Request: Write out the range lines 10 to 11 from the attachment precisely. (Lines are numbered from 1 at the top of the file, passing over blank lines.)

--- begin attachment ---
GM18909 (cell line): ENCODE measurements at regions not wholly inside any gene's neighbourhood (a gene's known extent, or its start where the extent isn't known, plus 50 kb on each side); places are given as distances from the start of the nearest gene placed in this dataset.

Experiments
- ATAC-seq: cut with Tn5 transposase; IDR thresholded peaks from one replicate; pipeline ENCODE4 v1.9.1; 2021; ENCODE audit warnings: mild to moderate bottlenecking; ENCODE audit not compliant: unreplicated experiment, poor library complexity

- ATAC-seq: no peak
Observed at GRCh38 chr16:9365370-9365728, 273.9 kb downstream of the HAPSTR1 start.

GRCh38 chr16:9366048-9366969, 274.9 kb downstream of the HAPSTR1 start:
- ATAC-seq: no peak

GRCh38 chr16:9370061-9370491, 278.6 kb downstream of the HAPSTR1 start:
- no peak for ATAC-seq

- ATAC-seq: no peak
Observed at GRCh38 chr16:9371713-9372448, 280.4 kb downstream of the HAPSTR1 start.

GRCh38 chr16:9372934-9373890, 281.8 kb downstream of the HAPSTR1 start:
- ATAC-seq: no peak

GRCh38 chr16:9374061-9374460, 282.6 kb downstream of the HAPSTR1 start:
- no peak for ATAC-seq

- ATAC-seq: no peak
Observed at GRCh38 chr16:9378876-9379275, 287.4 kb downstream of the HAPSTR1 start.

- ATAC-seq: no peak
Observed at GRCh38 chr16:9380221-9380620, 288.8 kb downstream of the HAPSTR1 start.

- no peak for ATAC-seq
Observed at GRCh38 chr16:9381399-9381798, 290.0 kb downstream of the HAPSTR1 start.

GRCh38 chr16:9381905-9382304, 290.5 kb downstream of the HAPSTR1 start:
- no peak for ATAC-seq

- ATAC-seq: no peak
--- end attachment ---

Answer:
- ATAC-seq: no peak
Observed at GRCh38 chr16:9371713-9372448, 280.4 kb downstream of the HAPSTR1 start.